With relaxing jazz music in the background, comfy chairs and free WiFi, Starbucks has created what it calls the “third space”: that is, a place people can hang out outside of their home and work.
In China, a popular beverage chain wants to be a night-time Starbucks. Though instead of latte and macchiato, Helen’s serves alcohol.
Founded by Xu Bingzhong, a 47 year-old from Hubei, Helen’s opened its first pub in Beijing in 2009. Xu’s original goal was to create a physical gathering space, or what he calls an “offline social platform”, to welcome young consumers that spend most of their lives online.
The company has quickly scaled up since 2018, expanding from a chain of 62 outlets to more than 500 today. The year 2018 was an important one for Helen’s development. Haidilao, the most valuable hotpot chain by market value, also went public that year as investors poured money into restaurant chains with the potential of growing them into nationwide players by offering standardised Chinese food.
Indeed, starting in 2018, Helen’s began adopting Haidilao’s model by cutting down the number of franchisees and expanding its network of self-operated pubs.
It was Helen’s turn to go public last Friday in Hong Kong after raising $300 million. As of Thursday, it was worth HK$28 billion ($3.6 billion).
Helen’s target demographic is college students and young workers. To that end, the company chooses locations near large universities in second- and third-tier cities, which promise not only cheap rents but also a large and steady flow of millennial consumers. To draw attention to new pub openings, the company offers free booze: in the first week of a new venue opening customers are entitled to six free bottles of beer each day without having to make any purchases.
“Compared with first-tier cities, the population structure and low cost of operations in lower-tier cities are ideal for the development of pubs. Sales from third-tier cities and below is expected to account for 26.7% for China’s pub industry between 2020 to 2025,” calculated Tianfeng Securities, a local brokerage.
Unlike nightclubs, there’s no dance floor or disco lights at Helen’s. To keep its cost base low, there is also no live music or DJ. Nevertheless, in another similarity with Haidilao, Helen’s makes sure its customers are happy with its service. For instance, it adjusts the music volume according to the time and number of people in the bar. It offers, as the founder Xu puts it, “highly efficient and timely service combined with trendy music, [to] bring our customers a carefree, relaxed, and enjoyable night atmosphere”.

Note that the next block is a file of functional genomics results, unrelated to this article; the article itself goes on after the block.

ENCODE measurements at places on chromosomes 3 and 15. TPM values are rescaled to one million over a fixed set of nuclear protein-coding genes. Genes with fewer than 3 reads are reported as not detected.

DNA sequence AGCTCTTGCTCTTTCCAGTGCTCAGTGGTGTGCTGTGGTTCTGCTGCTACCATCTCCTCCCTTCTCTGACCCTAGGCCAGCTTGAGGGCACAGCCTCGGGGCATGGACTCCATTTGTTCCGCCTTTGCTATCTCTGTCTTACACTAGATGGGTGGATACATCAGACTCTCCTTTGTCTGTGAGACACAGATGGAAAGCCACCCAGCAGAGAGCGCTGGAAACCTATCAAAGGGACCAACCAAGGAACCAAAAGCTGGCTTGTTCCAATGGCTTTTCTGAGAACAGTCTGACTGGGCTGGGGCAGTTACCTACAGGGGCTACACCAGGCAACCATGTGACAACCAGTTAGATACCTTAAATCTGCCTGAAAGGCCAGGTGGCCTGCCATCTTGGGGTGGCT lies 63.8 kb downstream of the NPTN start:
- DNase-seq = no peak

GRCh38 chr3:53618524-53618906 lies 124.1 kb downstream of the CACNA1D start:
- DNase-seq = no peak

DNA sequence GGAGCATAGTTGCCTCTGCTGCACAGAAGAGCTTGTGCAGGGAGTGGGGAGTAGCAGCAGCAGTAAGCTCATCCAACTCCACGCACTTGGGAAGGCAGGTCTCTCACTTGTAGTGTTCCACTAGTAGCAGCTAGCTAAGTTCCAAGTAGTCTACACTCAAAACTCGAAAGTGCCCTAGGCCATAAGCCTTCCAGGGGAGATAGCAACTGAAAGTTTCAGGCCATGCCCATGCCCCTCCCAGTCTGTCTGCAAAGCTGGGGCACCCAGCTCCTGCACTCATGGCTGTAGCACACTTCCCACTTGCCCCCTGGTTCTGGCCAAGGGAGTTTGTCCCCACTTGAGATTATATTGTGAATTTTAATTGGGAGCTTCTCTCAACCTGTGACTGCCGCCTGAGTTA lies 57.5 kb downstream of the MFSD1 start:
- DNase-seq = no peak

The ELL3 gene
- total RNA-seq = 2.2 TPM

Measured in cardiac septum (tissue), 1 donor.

Given the majority of its target consumers are college students, Helen’s understands that the prerequisite for success is cheap beer. Its private-label bottled beers cost no more than Rmb8 ($1.24). Even branded ones like Corona and 1664 Blanc are Rmb10. It also offers cocktails like mojitos as well as simple bar snacks like French fries and chicken wings – though the company not only allows but even encourages patrons to order food from nearby restaurants and have their dishes delivered to the bar.
Even though its mark-up for beer is low, Helen’s makes its return on high sales volumes. According to its prospectus, the operating revenue of the pub chain went from Rmb115 million ($17 million) in 2018 to Rmb818 million in 2020. Net profits also went up from Rmb10 million to Rmb75.7 million during the same period.
It certainly helps that 70% of its beverage sales come from its own- branded drinks, including Helen’s beer and fruit drinks. The gross profit margin from its private label drinks was 78.4% in 2020, comparing with 51.5% for other branded beers. Small wonder then, 36Kr describes Helen’s as “Pinduoduo-style bartending,” comparing the pub chain with the e-commerce platform, which has struck a chord with consumers thanks to its rock-bottom prices.
The company is also hugely savvy when it comes to marketing on social media. Last December, it promoted on TikTok’s Chinese sister site Douyin its Helen’s Coke Bucket, a cocktail made from whisky and Coca-Cola served in a large drinks dispenser. Customers who uploaded a video of themselves drinking the enormous beverage and tagged it on social media received a coupon for drinks for a whole table. The campaign was so successful it was viewed over 1.2 billion times on the short-video site.
That’s not to say Helen’s has no obstacles ahead. Haidilao, for one, saw its share price nosedive when word of mouth started to wane. “A business can rely on consumer demand and economies of scale to grab market share. But if it wants to achieve sustainable development, it will inevitably need to strengthen its operation and management,” 36Kr concluded. Indeed, whisper it, but some investors may be looking at the story of another ultra fast-growing beverage chain, Luckin Coffee, and seeing a bad precedent…
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